What’s Subrogation? And Why is it Taking My Money?
One of the many frustrating things a person can experience after accepting an injury settlement with the at fault party’s insurance company is realizing how little of the money ends up in the injured person’s pocket.
For example: Jim, 65 years old, went for a drive one Sunday afternoon, and while stopped at a red-light, another car rammed into the back of his car. Jim ends up at the emergency room, he’s diagnosed with a neck sprain, and told to follow up with his doctor. He does, and his doctor prescribes three months of physical therapy. Fortunately for Jim, he’s feeling much better after completing 10 physical therapy sessions.
Three months after the crash, the at fault party’s insurance company is hounding Jim with phone calls and letters about settling the bodily injury claim against its insured. Eventually the insurance adjuster tells Jim, “We’ll offer $6,000 to settle your claim; I can send you the release today, and after you sign, we’ll send you a check.”
$6,000 sounds low to Jim. Definitely not worth his experience over the past few months, but still, it could be worse. He wants to be done with the whole thing: “I’ll put the $6,000 in the bank and move on with life.” So Jim thinks….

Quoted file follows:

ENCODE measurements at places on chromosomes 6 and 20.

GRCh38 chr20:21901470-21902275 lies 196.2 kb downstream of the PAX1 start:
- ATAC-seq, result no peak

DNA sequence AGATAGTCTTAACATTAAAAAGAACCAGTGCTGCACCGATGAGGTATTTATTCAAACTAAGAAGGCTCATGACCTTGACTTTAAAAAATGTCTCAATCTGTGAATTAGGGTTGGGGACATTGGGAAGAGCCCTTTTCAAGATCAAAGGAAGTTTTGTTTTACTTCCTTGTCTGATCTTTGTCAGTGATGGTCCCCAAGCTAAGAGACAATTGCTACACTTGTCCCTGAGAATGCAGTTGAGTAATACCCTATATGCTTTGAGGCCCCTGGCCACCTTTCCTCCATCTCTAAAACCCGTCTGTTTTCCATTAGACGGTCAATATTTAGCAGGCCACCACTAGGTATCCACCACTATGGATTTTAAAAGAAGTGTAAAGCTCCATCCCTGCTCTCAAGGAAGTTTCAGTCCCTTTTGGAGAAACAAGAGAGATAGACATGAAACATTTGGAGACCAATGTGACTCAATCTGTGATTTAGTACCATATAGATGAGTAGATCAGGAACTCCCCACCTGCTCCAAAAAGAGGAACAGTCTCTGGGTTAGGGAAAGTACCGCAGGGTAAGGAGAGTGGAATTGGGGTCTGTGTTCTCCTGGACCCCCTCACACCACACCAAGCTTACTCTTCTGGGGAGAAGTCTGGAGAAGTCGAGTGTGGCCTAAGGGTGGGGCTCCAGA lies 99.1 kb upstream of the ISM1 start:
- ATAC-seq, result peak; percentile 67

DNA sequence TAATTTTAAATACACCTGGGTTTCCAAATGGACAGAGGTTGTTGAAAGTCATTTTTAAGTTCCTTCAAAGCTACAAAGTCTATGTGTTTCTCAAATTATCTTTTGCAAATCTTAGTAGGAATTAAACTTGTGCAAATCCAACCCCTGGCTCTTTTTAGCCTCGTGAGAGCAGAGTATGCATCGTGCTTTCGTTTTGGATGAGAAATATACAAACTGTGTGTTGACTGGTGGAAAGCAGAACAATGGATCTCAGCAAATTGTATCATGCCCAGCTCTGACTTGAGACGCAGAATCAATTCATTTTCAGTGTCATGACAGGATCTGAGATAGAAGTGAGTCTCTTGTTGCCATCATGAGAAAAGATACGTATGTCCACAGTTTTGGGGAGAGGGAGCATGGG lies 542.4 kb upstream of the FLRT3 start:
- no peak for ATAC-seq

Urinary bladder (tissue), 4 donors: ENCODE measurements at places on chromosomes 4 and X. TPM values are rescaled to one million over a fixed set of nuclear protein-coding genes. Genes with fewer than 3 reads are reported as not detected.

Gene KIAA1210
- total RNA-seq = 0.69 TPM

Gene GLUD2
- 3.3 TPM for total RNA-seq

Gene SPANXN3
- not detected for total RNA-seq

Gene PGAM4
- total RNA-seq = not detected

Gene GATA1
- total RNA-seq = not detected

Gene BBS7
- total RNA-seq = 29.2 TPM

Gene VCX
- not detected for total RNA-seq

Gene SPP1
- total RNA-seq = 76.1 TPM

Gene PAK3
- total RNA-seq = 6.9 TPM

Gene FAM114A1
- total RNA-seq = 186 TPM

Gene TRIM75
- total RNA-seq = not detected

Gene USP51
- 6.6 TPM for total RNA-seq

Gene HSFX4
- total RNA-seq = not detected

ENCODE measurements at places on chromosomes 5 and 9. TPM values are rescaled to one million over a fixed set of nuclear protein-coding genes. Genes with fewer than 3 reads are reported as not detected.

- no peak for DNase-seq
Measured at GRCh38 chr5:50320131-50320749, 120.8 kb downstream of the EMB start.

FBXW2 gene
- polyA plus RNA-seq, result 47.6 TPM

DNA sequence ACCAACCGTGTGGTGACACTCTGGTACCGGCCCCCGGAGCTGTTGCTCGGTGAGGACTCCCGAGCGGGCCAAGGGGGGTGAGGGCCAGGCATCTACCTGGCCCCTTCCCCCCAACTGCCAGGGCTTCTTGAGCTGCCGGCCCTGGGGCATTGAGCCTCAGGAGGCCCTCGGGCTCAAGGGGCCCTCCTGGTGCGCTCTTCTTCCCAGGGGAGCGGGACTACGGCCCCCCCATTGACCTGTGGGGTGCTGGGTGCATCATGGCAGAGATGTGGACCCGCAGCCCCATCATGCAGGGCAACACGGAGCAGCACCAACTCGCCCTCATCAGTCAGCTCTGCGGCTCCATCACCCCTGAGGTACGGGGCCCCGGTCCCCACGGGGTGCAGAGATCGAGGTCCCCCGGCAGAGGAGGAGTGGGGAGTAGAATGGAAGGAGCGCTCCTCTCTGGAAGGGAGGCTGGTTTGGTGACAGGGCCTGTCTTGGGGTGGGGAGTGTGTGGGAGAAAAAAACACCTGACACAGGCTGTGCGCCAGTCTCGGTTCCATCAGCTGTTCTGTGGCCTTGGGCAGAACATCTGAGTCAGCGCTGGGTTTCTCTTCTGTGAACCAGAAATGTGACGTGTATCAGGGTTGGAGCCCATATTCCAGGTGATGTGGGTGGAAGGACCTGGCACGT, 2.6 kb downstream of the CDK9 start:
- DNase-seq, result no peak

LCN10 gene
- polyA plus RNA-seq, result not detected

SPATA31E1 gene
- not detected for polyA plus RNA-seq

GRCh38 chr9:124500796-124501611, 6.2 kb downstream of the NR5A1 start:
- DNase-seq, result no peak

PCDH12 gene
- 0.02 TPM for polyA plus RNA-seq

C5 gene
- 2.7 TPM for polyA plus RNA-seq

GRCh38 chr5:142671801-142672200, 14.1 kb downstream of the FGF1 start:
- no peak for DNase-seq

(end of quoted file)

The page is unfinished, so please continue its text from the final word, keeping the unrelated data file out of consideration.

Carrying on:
A week or so later, a check arrives: $1,000. “What happened to the other $5,000?” The insurance adjuster tells Jim that $5,000 was sent to Jim’s auto insurance company for repayment of the medical payments. “It’s called subrogation,” the adjuster tells Jim.
Subrogation is a legal term that means that someone (or thing) is standing in place of another, holding the same legal rights as that other person. In our example, Jim’s insurance company asserted a right to stand in Jim’s place and recover its $5,000 medical payments from the at fault party’s insurance company.
Just because an insurance company says it has subrogation rights doesn’t make it so. It’s a matter of analyzing an insurance policy or other contract, the Ohio Revised Code, or even federal law to determine the legitimacy of the claimed right to subrogation or reimbursement. And even if there is a right to subrogation or reimbursement, the law provides reductions to subrogation or reimbursement rights in certain situations—to help the person who was actually injured.
But the important thing is for the injured person to know—before accepting a settlement offer—how much of that money actually ends up in his or her pocket. If Jim had known that by accepting a $6,000 offer, he would have received a check for $1,000, would he have accepted that offer?
A lawyer experienced in dealing with these issues can help navigate the complexities of subrogation and rights of reimbursement, and help you make an informed decision about a settlement offer. Before signing the release that the insurance company seems so eager to provide, make sure you understand the details of the settlement, and where that money is going.